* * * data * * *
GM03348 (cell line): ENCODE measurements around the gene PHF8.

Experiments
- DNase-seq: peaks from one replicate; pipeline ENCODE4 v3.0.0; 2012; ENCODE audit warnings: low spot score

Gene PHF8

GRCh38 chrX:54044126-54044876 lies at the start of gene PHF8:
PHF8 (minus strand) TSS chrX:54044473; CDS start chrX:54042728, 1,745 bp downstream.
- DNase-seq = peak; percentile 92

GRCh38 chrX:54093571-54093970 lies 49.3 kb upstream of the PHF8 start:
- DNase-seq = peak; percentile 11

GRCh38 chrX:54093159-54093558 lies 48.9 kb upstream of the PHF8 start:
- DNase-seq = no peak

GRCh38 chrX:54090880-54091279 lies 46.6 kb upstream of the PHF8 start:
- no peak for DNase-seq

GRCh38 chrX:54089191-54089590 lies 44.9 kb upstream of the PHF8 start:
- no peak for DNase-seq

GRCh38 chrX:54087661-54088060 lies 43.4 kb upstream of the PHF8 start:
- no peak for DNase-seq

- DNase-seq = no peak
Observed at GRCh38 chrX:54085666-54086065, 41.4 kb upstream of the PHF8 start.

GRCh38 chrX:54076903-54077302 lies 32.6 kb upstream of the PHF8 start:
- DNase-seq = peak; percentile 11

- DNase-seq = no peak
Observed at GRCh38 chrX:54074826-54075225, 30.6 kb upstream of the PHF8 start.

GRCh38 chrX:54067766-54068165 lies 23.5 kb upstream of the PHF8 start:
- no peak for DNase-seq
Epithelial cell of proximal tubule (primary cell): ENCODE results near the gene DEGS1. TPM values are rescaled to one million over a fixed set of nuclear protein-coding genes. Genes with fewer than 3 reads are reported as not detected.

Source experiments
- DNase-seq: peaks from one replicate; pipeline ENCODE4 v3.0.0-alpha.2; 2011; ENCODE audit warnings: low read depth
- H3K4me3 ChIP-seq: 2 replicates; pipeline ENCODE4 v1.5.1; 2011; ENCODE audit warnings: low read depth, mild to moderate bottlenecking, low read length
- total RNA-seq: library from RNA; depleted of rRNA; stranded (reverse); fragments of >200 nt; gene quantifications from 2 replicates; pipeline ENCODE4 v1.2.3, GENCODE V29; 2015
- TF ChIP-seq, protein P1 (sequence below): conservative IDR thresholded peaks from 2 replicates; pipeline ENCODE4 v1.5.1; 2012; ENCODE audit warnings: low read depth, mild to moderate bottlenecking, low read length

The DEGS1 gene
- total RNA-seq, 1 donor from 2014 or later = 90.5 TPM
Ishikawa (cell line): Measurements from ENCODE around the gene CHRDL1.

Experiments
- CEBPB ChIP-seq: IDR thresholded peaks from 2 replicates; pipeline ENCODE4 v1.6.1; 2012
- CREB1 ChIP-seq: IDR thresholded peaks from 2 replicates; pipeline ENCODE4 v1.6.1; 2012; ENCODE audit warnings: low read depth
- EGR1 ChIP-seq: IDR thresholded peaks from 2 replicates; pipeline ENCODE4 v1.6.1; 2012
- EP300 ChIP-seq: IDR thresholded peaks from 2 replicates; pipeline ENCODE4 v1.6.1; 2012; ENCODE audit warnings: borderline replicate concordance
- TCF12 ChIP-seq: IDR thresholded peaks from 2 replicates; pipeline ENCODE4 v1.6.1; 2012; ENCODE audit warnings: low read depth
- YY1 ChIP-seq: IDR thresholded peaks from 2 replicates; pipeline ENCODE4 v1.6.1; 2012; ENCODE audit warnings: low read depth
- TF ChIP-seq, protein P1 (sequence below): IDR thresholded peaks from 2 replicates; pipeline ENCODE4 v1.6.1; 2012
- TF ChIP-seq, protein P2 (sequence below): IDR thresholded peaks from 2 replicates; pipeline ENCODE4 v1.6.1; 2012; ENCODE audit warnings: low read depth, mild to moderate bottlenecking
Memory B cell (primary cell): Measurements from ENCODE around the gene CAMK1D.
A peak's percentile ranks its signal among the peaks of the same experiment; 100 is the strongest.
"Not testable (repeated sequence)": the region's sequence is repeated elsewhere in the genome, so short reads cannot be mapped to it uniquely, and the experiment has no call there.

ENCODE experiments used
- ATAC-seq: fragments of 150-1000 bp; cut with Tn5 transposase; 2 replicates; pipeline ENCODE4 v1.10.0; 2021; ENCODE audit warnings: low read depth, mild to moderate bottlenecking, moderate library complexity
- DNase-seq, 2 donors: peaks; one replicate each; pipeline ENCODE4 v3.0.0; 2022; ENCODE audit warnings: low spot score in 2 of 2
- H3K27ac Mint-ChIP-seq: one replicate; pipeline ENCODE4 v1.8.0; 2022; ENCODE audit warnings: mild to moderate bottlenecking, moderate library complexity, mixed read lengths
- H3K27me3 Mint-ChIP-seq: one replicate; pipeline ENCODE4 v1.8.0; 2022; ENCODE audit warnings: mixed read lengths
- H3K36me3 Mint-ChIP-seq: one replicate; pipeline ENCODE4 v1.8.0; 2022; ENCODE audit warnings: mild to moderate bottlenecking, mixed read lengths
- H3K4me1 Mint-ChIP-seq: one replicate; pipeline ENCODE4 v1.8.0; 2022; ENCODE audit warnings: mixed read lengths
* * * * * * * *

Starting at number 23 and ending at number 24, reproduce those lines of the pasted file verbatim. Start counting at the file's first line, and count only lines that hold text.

Observed at GRCh38 chrX:54074826-54075225, 30.6 kb upstream of the PHF8 start.

GRCh38 chrX:54067766-54068165 lies 23.5 kb upstream of the PHF8 start: